In general, snakes do not like being petted. Nonetheless, some species are more adaptable to handling than others. Corn snakes, for example, are frequently suggested for beginners because of their ease of handling and maintenance.
Most snakes grow more relaxed as they age and will accept handling better as adults. Juvenile snakes might not be quite as comfortable with handling.
Some snakes can become quite agitated when handled by a stranger. This is most likely not because they identify their owner but because they are accustomed to being treated in a specific manner. Strangers are unlikely to treat the snake the same way the owner does. Additionally, hungry snakes are unlikely to enjoy being handled.
How to Tell if a Snake Is Uncomfortable?
A snake may grow agitated when handled. This is especially true for young snakes or snakes that haven’t been domesticated.
Some of the signs that show a snake is uncomfortable include:
- It may form an ‘S’ shape with its body.
- It could hiss.
- It might impersonate a strike.
- It has the potential to attack and bite you.
- It could try to get away from you.
- It may swiftly restrict its stomach, indicating anxiety.
Some people think that a snake squeezing your arm is a sign of anguish. Others believe it is a way for a snake to feel safer when you are holding it. Whatever the case may be, you must spend time getting to know the snake so that you can detect when it is not at ease.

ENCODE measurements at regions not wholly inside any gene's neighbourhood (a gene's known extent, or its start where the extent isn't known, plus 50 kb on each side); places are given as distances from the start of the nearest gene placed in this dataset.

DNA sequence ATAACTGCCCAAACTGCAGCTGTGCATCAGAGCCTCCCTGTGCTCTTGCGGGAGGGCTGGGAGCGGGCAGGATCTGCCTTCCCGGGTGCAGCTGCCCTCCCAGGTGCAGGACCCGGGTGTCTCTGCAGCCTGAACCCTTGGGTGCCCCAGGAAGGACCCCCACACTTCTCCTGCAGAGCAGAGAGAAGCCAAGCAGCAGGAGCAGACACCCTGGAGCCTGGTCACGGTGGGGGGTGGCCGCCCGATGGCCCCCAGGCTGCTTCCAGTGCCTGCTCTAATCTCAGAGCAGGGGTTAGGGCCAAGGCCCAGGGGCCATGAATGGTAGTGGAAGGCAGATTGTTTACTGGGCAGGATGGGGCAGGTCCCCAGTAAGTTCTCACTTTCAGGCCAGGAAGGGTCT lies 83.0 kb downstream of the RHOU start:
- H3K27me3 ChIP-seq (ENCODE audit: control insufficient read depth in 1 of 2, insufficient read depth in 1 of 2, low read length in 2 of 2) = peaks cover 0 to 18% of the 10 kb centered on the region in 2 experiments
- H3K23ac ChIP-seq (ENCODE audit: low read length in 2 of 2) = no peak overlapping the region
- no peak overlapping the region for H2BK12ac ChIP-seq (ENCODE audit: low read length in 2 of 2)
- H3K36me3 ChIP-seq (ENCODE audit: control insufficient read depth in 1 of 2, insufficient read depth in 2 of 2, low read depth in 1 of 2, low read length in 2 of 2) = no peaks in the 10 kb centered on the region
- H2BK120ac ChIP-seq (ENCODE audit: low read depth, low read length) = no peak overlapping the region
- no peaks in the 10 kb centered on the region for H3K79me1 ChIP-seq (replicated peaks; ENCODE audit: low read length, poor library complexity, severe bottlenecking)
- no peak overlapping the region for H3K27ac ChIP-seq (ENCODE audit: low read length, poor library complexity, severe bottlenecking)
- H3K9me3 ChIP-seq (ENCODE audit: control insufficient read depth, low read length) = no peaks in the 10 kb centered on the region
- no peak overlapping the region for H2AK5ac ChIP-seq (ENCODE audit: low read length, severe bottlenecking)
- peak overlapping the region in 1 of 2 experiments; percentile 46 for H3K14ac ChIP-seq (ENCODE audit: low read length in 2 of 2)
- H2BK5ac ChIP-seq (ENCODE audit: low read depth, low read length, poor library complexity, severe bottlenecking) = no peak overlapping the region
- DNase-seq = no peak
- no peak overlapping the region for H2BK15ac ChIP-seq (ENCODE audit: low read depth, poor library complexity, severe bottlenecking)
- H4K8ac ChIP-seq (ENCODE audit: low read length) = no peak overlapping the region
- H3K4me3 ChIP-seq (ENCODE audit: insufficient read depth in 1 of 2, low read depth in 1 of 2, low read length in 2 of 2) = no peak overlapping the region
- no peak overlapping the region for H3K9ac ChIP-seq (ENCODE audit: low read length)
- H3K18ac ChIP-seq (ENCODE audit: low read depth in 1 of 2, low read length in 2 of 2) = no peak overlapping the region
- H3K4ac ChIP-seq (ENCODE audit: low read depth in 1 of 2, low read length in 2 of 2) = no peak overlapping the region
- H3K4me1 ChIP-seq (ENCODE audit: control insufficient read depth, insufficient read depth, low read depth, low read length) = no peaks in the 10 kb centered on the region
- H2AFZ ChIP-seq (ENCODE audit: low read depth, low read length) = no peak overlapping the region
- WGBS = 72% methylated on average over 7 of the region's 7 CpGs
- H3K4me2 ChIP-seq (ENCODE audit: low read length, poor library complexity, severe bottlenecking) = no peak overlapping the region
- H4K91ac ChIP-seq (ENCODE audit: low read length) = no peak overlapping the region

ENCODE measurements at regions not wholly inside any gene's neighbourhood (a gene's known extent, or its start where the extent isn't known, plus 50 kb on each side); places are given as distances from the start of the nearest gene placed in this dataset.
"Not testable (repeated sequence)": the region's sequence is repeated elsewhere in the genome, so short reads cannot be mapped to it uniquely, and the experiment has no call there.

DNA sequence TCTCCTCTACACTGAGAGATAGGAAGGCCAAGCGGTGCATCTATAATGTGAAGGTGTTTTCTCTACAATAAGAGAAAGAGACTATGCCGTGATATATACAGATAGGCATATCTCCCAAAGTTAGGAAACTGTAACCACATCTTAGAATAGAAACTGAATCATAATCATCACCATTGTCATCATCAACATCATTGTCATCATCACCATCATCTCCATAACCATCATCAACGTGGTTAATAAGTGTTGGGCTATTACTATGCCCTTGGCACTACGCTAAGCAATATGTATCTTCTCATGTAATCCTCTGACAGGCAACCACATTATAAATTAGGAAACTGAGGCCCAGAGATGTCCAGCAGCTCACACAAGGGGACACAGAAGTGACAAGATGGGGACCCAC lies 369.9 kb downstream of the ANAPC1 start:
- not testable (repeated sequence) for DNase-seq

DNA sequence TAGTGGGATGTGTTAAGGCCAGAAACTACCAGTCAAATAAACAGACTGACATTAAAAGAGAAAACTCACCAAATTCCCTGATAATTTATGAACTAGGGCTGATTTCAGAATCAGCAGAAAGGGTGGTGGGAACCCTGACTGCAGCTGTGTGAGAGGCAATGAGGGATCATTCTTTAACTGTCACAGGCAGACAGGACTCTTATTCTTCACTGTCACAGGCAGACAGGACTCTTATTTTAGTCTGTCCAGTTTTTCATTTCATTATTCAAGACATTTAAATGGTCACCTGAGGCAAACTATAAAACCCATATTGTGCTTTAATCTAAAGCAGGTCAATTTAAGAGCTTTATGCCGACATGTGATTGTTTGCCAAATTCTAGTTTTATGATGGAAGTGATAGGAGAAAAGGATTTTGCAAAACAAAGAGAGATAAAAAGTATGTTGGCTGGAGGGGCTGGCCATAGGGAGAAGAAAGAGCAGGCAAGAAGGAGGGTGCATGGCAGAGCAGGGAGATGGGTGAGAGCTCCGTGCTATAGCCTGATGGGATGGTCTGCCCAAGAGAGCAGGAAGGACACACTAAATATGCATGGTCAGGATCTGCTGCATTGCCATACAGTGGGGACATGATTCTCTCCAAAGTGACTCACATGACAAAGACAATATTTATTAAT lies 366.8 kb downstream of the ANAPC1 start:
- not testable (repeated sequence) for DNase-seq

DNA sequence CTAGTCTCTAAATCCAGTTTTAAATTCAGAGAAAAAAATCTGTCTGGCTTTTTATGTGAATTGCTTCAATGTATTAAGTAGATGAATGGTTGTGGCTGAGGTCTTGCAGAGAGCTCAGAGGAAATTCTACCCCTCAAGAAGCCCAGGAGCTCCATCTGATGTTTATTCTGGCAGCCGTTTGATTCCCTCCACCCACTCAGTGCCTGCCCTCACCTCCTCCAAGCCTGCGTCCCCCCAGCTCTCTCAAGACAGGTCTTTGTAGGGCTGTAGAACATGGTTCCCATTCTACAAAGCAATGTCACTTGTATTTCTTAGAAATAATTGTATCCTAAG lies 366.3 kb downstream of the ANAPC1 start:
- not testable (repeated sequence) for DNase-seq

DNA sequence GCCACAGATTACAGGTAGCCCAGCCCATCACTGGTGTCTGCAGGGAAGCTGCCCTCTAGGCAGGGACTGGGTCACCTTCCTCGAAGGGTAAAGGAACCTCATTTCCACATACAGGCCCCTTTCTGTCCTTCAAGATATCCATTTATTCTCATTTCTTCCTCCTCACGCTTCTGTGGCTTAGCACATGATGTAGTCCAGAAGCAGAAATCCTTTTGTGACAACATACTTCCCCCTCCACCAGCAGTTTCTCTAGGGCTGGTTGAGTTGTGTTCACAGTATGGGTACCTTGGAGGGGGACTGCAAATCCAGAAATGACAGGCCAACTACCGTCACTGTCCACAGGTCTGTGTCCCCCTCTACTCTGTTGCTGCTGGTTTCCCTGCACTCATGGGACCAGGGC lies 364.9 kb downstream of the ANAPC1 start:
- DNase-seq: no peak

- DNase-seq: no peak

If you observe the snake becoming agitated, cage it and avoid handling it for a few days. It would be best if you still allowed it to see you from inside its safe environment.
Related: Are Snakes Friendly?
How To Make A Snake Get Used To Being Handled?
Snakes are unique, cool, and collected creatures, but they also experience shock. Therefore, you must introduce handling consistently and gradually. Depending on the snake, you may want to begin with once or twice a week and gradually increase to three or four times per week.
Some of the ways in which you can help a snake get used to being petted include;
Give the snake some room. Snakes require time to acclimatize after a relocation. Allow it to adjust to its new surroundings and do not rush to introduce it to other people and pets.
Allow it to eat first. It’s advisable to practice handling your new pet after it has had its first meal.
Consider its age. Younger snakes are more high-strung, but this varies by species. Corn snakes, in particular, are a little angrier when they are young. Learn about the developmental stage of your snake. If the snake is still young, take care not to anger it.
Handle the snake just once or twice a week. Snakes are not cuddly animals. They enjoy their privacy. It would be best to prepare for frequent handling once some time has passed and they have gotten accustomed to being picked up three or four times a month. They simply need to feel at ease with you initially.
Have fun with active snakes. Once the snake becomes more accustomed to being handled, they may enjoy playing games in a relaxed, take-it-or-leave-it atmosphere. Allow them to swim in a shallow pool or play hide-and-seek in their tank. Active snakes appreciate this, while others do not, so make sure you know the snake’s preferences.